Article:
Or for those of us that are, I say us, those that are over 70-and-a-half that also qualify to get through an IRA through these qualified charitable distributions, even though you can’t itemize, that’s a great way that a lot more people are giving and still getting a tax benefit.

[00:14:27] Dean Barber: Yeah, definitely the people that are over 70, the QCD, especially after the new tax laws that went into place that raised the standard deduction for so many people. Those that are over 70-and-a-half, I mean, we’re almost exclusively saying, “Hey, if you’re going to give to charity at all and you’re over 70-and-a-half, give through the QCD.” Give out of your IRA directly to the charity. You still get the tax benefit just like before. In fact, it’s even better because a lot of tax reasons around that. You can listen to The Guided Retirement Show episodes that I do with our in-house CPA where we go into a lot of detail about tax strategies and those types of things.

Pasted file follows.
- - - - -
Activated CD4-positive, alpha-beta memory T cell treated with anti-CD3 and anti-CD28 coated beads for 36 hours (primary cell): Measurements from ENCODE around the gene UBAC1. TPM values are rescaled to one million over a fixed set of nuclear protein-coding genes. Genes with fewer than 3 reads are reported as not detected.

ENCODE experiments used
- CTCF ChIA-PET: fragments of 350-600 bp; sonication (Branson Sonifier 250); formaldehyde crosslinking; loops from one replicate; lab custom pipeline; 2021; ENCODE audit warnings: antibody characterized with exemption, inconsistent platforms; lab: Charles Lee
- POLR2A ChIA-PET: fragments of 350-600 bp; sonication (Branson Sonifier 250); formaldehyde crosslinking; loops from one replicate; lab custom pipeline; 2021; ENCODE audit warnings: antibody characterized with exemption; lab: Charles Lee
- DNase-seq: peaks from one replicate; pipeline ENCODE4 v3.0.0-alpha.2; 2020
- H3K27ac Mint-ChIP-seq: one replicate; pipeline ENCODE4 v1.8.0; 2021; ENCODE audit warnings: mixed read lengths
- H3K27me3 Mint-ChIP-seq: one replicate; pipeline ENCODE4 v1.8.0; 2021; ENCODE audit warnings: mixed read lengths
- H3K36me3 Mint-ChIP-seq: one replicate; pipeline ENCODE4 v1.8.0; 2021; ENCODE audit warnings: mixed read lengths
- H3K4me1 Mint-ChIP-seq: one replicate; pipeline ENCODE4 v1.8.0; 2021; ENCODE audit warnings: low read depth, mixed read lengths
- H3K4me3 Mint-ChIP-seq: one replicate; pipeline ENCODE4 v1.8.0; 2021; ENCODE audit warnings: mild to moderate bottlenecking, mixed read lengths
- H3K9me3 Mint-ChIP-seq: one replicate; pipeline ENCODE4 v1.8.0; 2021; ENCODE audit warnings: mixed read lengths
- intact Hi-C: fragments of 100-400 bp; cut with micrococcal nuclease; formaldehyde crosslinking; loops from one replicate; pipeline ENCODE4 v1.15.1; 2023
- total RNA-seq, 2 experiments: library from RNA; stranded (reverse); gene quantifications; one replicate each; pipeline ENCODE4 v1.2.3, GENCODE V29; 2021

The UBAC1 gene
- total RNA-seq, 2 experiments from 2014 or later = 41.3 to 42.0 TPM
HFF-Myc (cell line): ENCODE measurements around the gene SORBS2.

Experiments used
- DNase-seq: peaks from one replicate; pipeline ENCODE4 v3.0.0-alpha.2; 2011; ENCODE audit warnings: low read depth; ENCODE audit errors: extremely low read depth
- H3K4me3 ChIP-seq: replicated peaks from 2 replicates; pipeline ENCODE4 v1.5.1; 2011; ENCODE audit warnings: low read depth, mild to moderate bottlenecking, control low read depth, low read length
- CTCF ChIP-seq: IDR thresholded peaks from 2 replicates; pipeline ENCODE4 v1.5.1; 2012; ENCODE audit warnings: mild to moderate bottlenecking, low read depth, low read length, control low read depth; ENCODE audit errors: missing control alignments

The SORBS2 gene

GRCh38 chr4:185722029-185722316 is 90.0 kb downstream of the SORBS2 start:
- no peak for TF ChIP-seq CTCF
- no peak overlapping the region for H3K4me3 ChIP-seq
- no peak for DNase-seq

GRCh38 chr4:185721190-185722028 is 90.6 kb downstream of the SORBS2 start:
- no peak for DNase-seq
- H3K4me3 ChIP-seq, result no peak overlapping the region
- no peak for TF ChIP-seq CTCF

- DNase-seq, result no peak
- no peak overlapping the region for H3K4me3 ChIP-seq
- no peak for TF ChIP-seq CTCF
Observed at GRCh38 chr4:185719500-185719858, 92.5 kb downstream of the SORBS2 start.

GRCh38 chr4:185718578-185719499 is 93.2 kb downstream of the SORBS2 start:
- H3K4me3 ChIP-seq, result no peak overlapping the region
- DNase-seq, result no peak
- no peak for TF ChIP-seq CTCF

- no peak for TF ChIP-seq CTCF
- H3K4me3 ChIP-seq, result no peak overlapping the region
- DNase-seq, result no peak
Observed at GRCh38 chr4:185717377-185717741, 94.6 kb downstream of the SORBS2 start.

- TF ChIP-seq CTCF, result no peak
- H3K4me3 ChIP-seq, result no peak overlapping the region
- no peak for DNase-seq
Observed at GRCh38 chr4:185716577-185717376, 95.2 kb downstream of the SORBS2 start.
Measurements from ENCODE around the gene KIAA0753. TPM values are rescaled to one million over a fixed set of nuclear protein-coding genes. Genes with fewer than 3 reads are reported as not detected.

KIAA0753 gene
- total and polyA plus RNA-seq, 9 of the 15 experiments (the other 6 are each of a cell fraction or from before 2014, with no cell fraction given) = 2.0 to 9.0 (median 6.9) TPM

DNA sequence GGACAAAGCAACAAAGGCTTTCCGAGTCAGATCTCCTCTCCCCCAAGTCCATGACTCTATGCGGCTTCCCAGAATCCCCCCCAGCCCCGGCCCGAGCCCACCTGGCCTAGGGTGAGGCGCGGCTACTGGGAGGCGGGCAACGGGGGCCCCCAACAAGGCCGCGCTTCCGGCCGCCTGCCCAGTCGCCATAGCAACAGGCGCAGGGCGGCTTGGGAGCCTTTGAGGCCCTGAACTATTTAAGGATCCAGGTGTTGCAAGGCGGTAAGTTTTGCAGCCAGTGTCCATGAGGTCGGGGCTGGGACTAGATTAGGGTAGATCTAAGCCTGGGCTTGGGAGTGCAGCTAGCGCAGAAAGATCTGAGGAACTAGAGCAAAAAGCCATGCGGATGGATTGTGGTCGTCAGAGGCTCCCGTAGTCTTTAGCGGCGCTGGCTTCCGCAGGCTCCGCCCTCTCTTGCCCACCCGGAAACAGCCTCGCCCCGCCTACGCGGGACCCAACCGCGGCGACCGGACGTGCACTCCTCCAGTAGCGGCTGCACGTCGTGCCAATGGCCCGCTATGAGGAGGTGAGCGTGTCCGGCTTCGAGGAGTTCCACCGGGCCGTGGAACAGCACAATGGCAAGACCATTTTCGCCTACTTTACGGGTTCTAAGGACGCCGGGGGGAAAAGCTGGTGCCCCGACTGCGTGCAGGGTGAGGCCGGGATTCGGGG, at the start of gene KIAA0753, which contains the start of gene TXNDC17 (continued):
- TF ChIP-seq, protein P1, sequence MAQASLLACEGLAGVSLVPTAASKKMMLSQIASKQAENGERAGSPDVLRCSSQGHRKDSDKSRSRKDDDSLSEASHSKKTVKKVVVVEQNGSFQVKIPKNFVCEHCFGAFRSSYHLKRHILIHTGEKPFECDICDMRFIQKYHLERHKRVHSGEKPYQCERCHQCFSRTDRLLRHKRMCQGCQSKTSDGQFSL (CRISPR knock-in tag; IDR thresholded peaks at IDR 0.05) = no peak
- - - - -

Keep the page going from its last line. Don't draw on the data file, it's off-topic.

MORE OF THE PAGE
Yeah, that’s pretty cool. So, let’s say that somebody is listening here and they’re going, “Alright. I’m a charitable person. I want to understand more about Catholic Charities.” You mentioned social media. You mentioned an e-newsletter. So, give it to us really simple as how would a person start to do some research and understand more about what Catholic Charities is doing on a regular basis? If they’re not ready to say, “Well, I want to give some money to Catholic Charities now but let me understand more. Let me see a few weeks or a few months’ worth of what are they doing,” and let them do that research. How do we get there?

[00:15:38] Gary Pratt: There’s a couple of ways that people can engage in that and the easiest one is to go online and look at our programs on our website. That’s free. You can do it in the privacy of your own home, and at your own pace. You can kick around on there. Another thing that a person can do is take one of our bus tours. We do a free bus tour every two months about a couple several times throughout the year. We paused for the winter months but we started again in February. That’s an opportunity for people to go out and see the different sites where we do our service.